Italian-born singer-songwriter Marta Del Grandi has a personal history across various countries including India, China, Nepal and Belgium. Her next record, Until We Fossilize is set for a release on November 5th via Fire Records. We listened to this beautiful album beforehand and contacted its creator to find out more. You can read Del Grandi’s detailed and sincere comments below.
Congratulations on your beautiful new album, Until We Fossilize. The record dictates its mystic and ethereal nature right at the start and never really loses its magic. How did you work in the studio while creating this sound?
Thank you! The recording process for this album was quite peculiar and totally affected by lockdown, most of it was done at my house where I have a music room with basic recording and production equipment. I had tried a couple of pre-production approaches with different producers and eventually decided to produce it myself and ended up keeping quite a few arrangement ideas and takes from my demos. This decision was made easier thanks to the encouragement of Shahzad Ismaily, whom I deeply admire, who mixed the album and recorded drums and Moog synthesizers on it. I was also very lucky to meet the recording engineer Davide Tessari in Milan, who recorded the acoustic guitar, the acoustic piano, some of my vocals, and the viola played by Federica Furlani. Flavia Massimo recorded the cello parts at her apartment in L’Aquila (Italy), and Kobe Boon played the Höfner bass on Swim to Me at his house in Ghent (Belgium). It was quite challenging to work on these songs remotely and it wouldn’t have been possible with any musicians: the few collaborators you hear on the record are long-time friends with whom I’ve shared years of musical adventures. I’m very grateful for their support through the creative process and for their sensitivity in playing the music.
This said, the mixing days were extremely important and delicate: they took place at Figure 8 Recording in Brooklyn, Shahzad’s studio. Obviously, I couldn’t be there (this was last April), so we worked remotely dealing with a 7-hours time difference: I was afraid it could be a limit for the work, but Shahzad made it feel very natural and I couldn’t be happier with how it went.
So yeah, as I recall the process it feels like a big puzzle that slowly found shape! It involved loads of trust and some serious hard work.
To what extent was this album -and your overall music, for that matter- influenced by your experiences in different countries you’ve been to?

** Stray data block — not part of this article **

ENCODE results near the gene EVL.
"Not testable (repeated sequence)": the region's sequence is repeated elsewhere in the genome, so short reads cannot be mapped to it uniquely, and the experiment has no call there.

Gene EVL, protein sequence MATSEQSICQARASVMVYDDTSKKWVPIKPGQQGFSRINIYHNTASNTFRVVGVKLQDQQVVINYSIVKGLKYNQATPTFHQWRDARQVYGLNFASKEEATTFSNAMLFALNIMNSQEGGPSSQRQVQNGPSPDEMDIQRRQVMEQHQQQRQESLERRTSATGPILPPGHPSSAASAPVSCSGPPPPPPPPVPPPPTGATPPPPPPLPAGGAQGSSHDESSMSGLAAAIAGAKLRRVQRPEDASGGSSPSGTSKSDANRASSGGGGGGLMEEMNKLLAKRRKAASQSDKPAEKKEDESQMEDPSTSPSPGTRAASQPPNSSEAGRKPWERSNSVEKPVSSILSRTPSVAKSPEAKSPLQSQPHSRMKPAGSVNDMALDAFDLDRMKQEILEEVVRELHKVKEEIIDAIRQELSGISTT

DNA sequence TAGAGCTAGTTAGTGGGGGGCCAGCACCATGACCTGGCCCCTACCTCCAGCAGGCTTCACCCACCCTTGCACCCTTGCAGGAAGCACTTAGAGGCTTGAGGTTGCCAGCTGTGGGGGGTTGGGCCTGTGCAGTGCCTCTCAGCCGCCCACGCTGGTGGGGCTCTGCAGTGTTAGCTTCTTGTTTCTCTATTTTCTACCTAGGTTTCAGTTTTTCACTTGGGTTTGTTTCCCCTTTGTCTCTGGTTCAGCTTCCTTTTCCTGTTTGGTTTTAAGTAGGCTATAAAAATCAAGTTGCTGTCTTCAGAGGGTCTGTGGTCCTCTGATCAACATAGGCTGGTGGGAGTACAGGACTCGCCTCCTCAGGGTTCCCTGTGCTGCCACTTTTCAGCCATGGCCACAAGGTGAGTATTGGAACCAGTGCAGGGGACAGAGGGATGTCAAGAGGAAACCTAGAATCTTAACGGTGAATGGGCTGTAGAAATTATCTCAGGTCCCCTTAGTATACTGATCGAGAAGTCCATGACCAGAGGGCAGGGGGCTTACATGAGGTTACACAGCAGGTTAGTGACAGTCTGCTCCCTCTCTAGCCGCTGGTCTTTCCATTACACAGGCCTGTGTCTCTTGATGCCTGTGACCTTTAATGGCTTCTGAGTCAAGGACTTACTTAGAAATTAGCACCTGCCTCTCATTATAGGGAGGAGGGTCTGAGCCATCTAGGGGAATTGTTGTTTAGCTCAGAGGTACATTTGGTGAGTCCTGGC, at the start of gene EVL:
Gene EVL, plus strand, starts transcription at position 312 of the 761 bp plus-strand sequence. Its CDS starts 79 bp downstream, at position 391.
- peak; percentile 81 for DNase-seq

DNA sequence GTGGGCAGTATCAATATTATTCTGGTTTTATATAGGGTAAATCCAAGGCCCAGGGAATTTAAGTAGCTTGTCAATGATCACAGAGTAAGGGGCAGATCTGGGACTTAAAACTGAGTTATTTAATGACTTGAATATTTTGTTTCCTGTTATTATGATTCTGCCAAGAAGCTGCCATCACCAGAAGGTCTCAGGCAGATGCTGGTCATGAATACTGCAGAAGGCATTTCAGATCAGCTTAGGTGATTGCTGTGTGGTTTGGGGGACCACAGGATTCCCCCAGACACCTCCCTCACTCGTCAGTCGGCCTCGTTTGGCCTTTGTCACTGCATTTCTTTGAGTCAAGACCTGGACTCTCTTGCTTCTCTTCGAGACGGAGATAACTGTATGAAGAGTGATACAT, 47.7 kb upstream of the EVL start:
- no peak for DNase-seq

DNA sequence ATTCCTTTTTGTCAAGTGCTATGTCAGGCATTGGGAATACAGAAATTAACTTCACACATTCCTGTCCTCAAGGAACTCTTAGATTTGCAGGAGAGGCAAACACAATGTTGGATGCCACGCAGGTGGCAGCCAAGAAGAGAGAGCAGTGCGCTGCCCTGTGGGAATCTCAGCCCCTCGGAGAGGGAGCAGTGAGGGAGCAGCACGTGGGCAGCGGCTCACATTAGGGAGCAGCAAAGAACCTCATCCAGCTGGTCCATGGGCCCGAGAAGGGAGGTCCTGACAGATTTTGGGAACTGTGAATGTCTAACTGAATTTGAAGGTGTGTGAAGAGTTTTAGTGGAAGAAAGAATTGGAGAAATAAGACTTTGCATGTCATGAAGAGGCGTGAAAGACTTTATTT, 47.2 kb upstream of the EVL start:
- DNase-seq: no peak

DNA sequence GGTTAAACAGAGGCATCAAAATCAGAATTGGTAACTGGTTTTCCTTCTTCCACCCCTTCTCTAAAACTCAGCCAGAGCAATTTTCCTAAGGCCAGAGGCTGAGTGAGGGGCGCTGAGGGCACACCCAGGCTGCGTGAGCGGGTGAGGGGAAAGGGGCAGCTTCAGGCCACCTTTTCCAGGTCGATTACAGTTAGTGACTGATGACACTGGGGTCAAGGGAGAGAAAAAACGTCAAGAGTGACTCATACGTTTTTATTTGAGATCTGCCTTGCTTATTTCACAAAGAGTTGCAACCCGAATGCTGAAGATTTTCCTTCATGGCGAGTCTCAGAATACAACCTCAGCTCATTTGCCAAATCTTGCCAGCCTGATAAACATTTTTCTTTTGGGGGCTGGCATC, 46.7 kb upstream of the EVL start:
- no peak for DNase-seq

I lived abroad and far from my home country for most of my adult life, so I’d say those experiences were extremely important for me to become the person I am.
The first time I lived away I was 17 and spent four months in Ireland: that’s when I realized that traveling and changing cities was what I was going to do. For a long time, it was something that defined me, now it feels like it’s my history. It can’t really be separated from the music I make, they are just two manifestations of who I am.
Some of the songs were totally inspired by the places I wrote them at: for example, Birdsong and Somebody New were written in Jaisalmer, the golden city of Rajasthan, in a hotel room during an art residency. I have vivid memories of how inspirational that place was. Shy Heart was written on a freezing cold winter morning in Kathmandu after hearing of the bushfire in Australia: the news inspired the idea of the song, but the setting shaped the vibe and the structure. The original demo – which is my personal favorite version of the song – features the sound of a plane in the background, something so typical of Kathmandu, as the airport is inside the city and you hear planes all the time.
Totally Fine and Lullaby Firefly were written at my house in Ghent, also on some cold winter morning – I’m a winter writer 🙂 – and they belong to a very different time of my life. I’m especially happy those two songs are finally out there and out of my head.
I asked about your experiences abroad partly because all these countries have very different climates and geographical landscapes, and there is a certain fatalistic naturalism I sense -in the most wonderful way- throughout the record as if you’re trying to become integral to nature itself. Well, the title also resonates with that…